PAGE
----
Real Racists Prefer Network Television

Comedy Central decided not to renew The Nightly Show with Larry Wilmore this week. The poorly rated show following The Daily Show (itself only slightly less poorly rated thanks to a truly unfunny host in Trevor Noah) was averaging a .2 rating for the all important 18–49 age demographic. If those stats are foreign to you, here’s a helpful example of how ratings and demos work:

3. So what does a 3.7 adults 18–49 rating mean?
If you read question #2, you’ll remember that ratings are percentages not flat numbers. So a 3.7 adults 18–49 rating means 3.7% of viewers ages 18–49 watched the broadcast. For the 2010–11 season, Nielsen Media Research has determined there are 131 million adults 18–49 in the U.S. so 3.7% of them would be 4.847 million (.037 X 131 = 4.847). Or to put it another way, each adults 18–49 ratings point equals 1.31 million viewers.”

By doing our own calculations for a .2 as is The Nightly Show’s case (assuming the same population of 131 million TV viewers used in the above example from 2010–2011), we discover The Nightly Show was averaging an age 18–49 national viewership of 262,000 people, or roughly the town of Bakersfield, CA spread around the country.

Bakersfield, CA Google Street View

Of course, cancellations happen all the time in a TV world driven by ratings: if you don’t do well in “the demo,” you don’t get to continue producing your program. Sadly, those soulless advertisers still seem to care about only making a buck and keeping their own lights on. For some reason, they have little interest in running a feel-good cable access version of a local farmer’s co-op.

Such is reality, and like many life lessons, it’s probably best we move on and learn from our mistakes. A gracious host like Wilmore would recognize that, right? Maybe:

“I’m really grateful to Comedy Central, Jon Stewart, and our fans to have had this opportunity,” [Wilmore] says in a statement to THR…”But I’m also saddened and surprised we won’t be covering this crazy election or ‘The Unblackening’ as we’ve coined it. And keeping it 100, I guess I hadn’t counted on ‘The Unblackening’ happening to my time slot as well.”

Oh, it was racism, I see. Ah, do you recall where you were during the Great Civil Rights March of the 18–49 Demo (Including Next Day DVR)? Wilmore is known for his phrase “keeping it 100,” as in 100 percent honest and real, which is ironic here because he’s keeping the level of racial discord at 100% and directing it at the one TV network that took a risk and gave him his own nightly show for a whole calendar year.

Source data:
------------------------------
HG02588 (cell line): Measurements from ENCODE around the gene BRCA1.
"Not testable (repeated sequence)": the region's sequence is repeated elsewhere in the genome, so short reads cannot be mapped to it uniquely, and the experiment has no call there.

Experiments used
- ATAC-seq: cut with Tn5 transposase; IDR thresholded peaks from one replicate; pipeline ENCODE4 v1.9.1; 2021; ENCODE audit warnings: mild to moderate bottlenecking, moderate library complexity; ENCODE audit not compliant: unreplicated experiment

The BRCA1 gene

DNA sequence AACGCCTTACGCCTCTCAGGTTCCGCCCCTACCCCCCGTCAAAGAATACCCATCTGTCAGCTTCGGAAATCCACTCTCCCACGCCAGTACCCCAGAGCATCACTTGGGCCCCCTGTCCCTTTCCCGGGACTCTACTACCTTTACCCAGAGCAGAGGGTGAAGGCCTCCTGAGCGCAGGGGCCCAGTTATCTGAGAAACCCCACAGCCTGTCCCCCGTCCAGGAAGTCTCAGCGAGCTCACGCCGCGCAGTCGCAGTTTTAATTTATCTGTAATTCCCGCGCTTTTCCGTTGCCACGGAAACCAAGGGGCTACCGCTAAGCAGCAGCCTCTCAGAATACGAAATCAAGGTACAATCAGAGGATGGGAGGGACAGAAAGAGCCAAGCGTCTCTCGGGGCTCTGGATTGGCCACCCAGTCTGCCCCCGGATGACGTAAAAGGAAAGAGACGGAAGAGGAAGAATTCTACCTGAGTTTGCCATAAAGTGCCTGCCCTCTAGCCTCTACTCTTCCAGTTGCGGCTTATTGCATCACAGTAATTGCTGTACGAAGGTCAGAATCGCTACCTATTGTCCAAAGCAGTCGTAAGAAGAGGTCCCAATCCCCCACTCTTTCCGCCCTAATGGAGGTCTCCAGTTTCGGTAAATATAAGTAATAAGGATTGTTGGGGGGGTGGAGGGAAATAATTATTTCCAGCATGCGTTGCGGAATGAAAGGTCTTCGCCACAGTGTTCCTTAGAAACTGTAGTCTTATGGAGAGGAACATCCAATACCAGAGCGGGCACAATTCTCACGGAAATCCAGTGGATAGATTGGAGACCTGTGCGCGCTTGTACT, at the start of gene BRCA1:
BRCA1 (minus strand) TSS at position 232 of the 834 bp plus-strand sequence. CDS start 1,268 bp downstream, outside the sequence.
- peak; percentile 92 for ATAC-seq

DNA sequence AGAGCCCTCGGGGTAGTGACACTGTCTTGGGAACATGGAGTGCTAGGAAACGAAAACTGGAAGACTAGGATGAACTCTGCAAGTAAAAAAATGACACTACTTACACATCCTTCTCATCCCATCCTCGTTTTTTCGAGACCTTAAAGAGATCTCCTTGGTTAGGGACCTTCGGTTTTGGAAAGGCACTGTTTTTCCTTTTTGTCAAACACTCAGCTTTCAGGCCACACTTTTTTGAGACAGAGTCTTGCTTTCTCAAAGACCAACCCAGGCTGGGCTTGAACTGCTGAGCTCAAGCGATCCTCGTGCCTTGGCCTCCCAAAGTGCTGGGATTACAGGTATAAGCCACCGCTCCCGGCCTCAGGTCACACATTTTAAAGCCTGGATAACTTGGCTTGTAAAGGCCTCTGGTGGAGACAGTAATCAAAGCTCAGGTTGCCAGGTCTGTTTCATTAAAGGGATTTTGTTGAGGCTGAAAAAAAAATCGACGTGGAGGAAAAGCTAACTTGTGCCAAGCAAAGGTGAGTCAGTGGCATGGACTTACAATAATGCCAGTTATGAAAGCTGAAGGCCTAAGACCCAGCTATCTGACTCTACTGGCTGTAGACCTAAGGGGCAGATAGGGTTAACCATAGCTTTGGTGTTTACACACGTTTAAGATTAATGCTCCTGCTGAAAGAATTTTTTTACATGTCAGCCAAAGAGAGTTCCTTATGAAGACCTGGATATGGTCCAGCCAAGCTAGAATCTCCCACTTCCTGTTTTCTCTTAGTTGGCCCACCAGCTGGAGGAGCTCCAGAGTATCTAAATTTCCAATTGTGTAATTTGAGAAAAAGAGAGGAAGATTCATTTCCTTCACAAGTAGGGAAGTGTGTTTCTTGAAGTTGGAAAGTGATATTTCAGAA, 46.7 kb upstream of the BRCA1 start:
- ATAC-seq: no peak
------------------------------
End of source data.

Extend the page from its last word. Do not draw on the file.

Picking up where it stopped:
Surely, Wilmore must have proven his racial bias claims by doing everything he could to adapt and increase his audience, didn’t he? Well:

“In June, Wilmore, 54, told THR that growing that social footprint with viral videos wasn’t particularly important to him, nor was it the focus of his series. “It’s not designed to have the type of things that [Jimmy] Fallon and [James] Corden do, like the [carpool] karaoke type of thing or lip sync battle and those types of things because those are such pure comic things,” he said. “Ours is so much more specific and has different structure to it, so it does get shared, but it’s just a different tone.

So you guys wanted a different tone, like an unfunny one? Here’s the main problem as I see it (Trigger warning: WhiteMan-splaining): after Wilmore left his role as the genuinely hilarious Senior Black Correspondent on Jon Stewart’s Daily Show, Wilmore apparently felt pressure to discover a “unique voice” and really “affect change” all the while forgetting he’s on a cable network that hails itself as literally THE Center for Comedy.

So, producing a funny and entertaining half hour took a backseat to “The Cause” of any Social Justice Grievance Mongering to be dredged up. And the audience responded accordingly while Wilmore cried racism.

Cruel facts, cruel world.

One does not get to claim unsubstantiated racial bias simply because one did not succeed at the objective at hand; in this case, failing to achieve halfway decent viewership ratings among Millennials and Gen-Xers who already preferred to get their news from these shows to begin with.

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